Given the lack of sensitivity of early speech perception tests, other approaches to hearing aid benefit were incorporated in the 1980s. With the advent of computerized probe microphone real-ear technology, the challenge of developing scientifically based methods of selecting, evaluating, and fitting hearing aids became much easier 11. These objective probe-microphone measurements were used to verify that the prescribed real-ear gain of the hearing aid met the desired targets. This objective measure is critical for providing verification data that determine how the real ear is performing with the hearing aid. The good news is that objective measures of insertion gain provide excellent information about the amount of real-ear gain delivered by the hearing aid; the bad news is that they do not necessarily provide any information about the patient’s speech-understanding ability in realistic listening situations using that hearing aid.

Audiological professionals could use a questionnaire to estimate the extent of the overall benefit gained from hearing aids. Questionnaires can be a very important part of the audiologist’s test battery. Numerous self-assessment questionnaires are commercially available, and they may be used to examine the social, emotional, or physical aspects of hearing loss. They are also useful as a before-and-after measure of hearing aid benefit 12.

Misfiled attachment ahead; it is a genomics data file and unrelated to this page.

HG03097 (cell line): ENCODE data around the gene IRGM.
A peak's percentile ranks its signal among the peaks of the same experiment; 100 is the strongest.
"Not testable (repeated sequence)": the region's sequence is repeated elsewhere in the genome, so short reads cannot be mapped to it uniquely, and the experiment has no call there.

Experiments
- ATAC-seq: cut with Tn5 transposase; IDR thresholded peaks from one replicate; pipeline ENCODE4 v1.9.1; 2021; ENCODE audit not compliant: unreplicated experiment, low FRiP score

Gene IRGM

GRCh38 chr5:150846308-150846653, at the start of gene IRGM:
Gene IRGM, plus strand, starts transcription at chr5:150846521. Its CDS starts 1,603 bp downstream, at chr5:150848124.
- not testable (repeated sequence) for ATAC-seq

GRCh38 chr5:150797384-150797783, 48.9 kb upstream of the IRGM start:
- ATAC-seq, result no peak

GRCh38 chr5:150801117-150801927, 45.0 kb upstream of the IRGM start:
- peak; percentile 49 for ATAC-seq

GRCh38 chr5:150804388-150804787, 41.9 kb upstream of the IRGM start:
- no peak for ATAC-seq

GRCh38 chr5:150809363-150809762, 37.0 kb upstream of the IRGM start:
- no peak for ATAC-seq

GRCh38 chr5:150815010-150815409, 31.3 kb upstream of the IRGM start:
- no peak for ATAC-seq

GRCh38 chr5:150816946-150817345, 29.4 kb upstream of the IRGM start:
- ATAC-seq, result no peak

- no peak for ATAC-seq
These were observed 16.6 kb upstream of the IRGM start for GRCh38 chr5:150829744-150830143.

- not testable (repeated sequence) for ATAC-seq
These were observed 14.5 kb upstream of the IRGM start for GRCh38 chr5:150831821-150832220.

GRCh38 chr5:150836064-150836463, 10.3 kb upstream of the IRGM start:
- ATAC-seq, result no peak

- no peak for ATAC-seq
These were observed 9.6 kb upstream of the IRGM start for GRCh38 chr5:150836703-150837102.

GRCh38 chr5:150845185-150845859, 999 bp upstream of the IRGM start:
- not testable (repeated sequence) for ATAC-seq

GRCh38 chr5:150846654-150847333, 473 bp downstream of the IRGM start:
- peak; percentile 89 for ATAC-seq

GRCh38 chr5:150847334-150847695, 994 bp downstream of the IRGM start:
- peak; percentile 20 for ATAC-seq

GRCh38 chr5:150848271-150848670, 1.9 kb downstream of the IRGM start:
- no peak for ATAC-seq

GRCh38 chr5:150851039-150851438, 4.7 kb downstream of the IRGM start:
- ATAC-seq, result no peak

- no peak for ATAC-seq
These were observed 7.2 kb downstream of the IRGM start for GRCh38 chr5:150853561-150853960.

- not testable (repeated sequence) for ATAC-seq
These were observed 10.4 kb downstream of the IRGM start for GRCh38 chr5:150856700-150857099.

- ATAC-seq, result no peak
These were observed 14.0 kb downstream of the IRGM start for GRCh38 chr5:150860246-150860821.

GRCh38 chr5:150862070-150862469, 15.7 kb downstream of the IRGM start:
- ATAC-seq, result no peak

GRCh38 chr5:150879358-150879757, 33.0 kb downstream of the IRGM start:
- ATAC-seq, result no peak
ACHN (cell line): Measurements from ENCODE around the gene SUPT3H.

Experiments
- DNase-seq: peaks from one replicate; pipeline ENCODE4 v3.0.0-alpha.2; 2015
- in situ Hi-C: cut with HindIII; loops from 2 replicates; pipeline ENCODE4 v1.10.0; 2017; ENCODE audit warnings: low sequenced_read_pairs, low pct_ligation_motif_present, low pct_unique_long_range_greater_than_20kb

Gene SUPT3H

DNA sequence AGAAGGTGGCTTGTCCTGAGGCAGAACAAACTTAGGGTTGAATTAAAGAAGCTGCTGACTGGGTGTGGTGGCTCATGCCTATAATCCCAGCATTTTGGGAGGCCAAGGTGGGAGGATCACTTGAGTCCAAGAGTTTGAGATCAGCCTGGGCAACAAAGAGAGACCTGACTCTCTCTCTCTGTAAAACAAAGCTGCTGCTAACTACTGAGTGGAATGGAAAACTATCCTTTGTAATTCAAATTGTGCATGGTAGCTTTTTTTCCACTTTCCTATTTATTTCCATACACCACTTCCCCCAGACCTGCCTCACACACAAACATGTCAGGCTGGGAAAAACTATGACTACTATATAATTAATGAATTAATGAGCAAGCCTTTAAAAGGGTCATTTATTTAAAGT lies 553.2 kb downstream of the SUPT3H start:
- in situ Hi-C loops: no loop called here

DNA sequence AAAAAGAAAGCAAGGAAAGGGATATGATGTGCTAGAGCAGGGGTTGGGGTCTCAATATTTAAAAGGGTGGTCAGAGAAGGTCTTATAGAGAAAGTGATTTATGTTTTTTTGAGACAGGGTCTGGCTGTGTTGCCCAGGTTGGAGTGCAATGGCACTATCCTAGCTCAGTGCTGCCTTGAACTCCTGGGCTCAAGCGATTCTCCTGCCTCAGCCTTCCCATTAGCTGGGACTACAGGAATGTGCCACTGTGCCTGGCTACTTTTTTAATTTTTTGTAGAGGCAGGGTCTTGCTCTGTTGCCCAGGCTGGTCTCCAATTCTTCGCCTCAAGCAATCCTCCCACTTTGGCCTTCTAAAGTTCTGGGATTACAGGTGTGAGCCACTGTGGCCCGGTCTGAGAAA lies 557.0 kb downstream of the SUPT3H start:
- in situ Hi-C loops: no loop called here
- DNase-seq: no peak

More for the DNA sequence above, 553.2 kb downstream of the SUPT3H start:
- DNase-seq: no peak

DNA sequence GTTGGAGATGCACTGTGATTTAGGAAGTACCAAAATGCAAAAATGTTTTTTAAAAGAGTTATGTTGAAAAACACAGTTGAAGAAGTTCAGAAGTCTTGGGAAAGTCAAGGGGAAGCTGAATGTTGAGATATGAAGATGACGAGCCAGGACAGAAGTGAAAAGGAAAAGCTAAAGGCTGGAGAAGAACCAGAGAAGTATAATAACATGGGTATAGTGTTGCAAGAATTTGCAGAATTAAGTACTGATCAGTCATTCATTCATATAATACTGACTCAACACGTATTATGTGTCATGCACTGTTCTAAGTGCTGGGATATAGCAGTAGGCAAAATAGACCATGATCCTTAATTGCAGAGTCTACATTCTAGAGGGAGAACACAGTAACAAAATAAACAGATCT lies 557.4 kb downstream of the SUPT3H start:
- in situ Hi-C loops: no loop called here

In South Sinai, a remote area in Egypt that lacks the availability of medical methods of assessment and management of hearing impairment, a simplified but effective way that proved itself over time emerged: administration of a questionnaire through feedback from parents and care givers. A questionnaire was used to evaluate the outcomes of fitting of new digital hearing aids instead of the old analogues ones to a number of experienced hearing aid children users in South Sinai.

This hearing aid, Unitron 360, is an advanced digital hearing solution especially tailored for individuals with severe to profound hearing loss that was supplied to those children through a project of improving health and nutrition of children living at South Sinai, funded by the European Union, through the South Sinai Regional Development Program. The work was mediated by the National Research Center with the collaboration of the Hearing and Speech Institute in Egypt.

Back to Top | Article Outline

Aims of work

  • To determine the efficacy of the subjective methods in evaluating the outcome of a hearing aid.
  • To determine the effect of shifting from analogue to digital hearing aids through assessment of subjective satisfaction.
Back to Top | Article Outline

Patients and methods